Renal Physiology

Regulation of mRNA translation in renal physiology and disease

Balakuntalam S. Kasinath, Denis Feliers, Kavithalakshmi Sataranatarajan, Goutam Ghosh Choudhury, Myung Ja Lee, Meenalakshmi M. Mariappan

This article has a correction. Please see:


Translation, a process of generating a peptide from the codons present in messenger RNA, can be a site of independent regulation of protein synthesis; it has not been well studied in the kidney. Translation occurs in three stages (initiation, elongation, and termination), each with its own set of regulatory factors. Mechanisms controlling translation include small inhibitory RNAs such as microRNAs, binding proteins, and signaling reactions. Role of translation in renal injury in diabetes, endoplasmic reticulum stress, acute kidney injury, and, in physiological adaptation to loss of nephrons is reviewed here. Contribution of mRNA translation to physiology and disease is not well understood. Because it is involved in such diverse areas as development and cancer, it should prove a fertile field for investigation in renal science.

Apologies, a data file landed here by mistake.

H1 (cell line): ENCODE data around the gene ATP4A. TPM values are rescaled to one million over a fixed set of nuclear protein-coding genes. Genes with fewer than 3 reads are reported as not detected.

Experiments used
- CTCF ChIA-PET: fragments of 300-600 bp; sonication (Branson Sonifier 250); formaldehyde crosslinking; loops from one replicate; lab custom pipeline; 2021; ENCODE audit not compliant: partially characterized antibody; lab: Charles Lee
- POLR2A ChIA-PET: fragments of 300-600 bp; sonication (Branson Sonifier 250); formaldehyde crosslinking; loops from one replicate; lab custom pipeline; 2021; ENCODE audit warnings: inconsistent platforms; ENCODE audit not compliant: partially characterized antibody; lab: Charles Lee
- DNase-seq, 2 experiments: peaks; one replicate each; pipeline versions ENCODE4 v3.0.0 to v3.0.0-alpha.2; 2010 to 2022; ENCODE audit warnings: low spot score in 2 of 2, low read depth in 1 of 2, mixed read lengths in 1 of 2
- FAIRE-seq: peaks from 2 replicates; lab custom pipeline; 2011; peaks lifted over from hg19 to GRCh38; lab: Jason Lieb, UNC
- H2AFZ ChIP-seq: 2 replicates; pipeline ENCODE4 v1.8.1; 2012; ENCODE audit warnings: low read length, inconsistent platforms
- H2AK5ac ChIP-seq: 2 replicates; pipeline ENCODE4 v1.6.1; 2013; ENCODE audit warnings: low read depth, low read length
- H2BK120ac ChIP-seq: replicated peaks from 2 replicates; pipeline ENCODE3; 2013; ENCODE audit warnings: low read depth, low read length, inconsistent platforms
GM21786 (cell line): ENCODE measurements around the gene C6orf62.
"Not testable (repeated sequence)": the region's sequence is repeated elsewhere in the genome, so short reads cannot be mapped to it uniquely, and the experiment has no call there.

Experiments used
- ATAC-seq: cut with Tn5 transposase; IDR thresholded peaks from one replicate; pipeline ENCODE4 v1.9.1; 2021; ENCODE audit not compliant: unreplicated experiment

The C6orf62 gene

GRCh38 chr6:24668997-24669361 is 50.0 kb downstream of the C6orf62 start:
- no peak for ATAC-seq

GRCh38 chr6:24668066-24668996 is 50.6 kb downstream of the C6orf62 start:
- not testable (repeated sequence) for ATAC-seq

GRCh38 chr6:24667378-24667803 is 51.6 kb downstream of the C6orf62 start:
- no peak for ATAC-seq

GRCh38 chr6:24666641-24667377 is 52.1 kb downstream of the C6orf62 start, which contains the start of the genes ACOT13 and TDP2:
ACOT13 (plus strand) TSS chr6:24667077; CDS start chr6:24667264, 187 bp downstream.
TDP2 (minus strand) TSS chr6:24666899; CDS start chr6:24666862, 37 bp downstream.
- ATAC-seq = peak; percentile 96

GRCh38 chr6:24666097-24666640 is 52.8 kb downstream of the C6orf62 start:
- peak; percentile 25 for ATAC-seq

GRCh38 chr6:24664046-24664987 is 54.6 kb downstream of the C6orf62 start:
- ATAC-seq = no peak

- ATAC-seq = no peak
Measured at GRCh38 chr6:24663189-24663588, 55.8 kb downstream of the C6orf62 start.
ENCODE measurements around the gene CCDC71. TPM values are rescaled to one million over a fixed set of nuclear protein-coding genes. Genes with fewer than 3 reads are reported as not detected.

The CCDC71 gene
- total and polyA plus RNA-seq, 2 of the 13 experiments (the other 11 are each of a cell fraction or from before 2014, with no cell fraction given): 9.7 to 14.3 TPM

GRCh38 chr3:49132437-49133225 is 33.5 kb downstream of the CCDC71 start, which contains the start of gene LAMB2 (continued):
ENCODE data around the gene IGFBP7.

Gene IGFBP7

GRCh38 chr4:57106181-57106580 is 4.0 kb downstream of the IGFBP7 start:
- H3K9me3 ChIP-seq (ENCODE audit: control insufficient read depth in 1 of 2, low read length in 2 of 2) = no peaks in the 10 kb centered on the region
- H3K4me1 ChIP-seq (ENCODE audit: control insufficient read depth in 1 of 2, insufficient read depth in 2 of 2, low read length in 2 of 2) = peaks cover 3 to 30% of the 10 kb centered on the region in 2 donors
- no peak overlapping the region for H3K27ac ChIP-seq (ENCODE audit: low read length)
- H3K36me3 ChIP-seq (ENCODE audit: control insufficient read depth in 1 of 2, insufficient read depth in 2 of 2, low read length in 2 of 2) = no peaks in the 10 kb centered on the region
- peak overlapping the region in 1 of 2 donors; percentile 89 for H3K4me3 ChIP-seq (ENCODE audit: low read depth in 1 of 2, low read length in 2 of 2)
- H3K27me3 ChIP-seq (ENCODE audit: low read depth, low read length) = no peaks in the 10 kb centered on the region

• protein synthesis
  • signaling regulation
  • diabetic nephropathy
  • compensatory renal hypertrophy
  • endoplasmic reticulum stress
View Full Text